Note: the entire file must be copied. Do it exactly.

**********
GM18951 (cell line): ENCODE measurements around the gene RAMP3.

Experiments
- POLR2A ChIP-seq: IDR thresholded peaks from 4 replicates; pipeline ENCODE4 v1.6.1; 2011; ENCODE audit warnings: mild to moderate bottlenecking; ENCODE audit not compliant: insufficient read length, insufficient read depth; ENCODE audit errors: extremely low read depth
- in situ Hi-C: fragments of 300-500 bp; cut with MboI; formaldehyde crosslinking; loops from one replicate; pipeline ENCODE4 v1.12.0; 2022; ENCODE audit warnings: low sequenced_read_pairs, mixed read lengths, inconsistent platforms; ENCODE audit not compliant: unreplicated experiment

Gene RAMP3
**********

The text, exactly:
GM18951 (cell line): ENCODE measurements around the gene RAMP3.

Experiments
- POLR2A ChIP-seq: IDR thresholded peaks from 4 replicates; pipeline ENCODE4 v1.6.1; 2011; ENCODE audit warnings: mild to moderate bottlenecking; ENCODE audit not compliant: insufficient read length, insufficient read depth; ENCODE audit errors: extremely low read depth
- in situ Hi-C: fragments of 300-500 bp; cut with MboI; formaldehyde crosslinking; loops from one replicate; pipeline ENCODE4 v1.12.0; 2022; ENCODE audit warnings: low sequenced_read_pairs, mixed read lengths, inconsistent platforms; ENCODE audit not compliant: unreplicated experiment

Gene RAMP3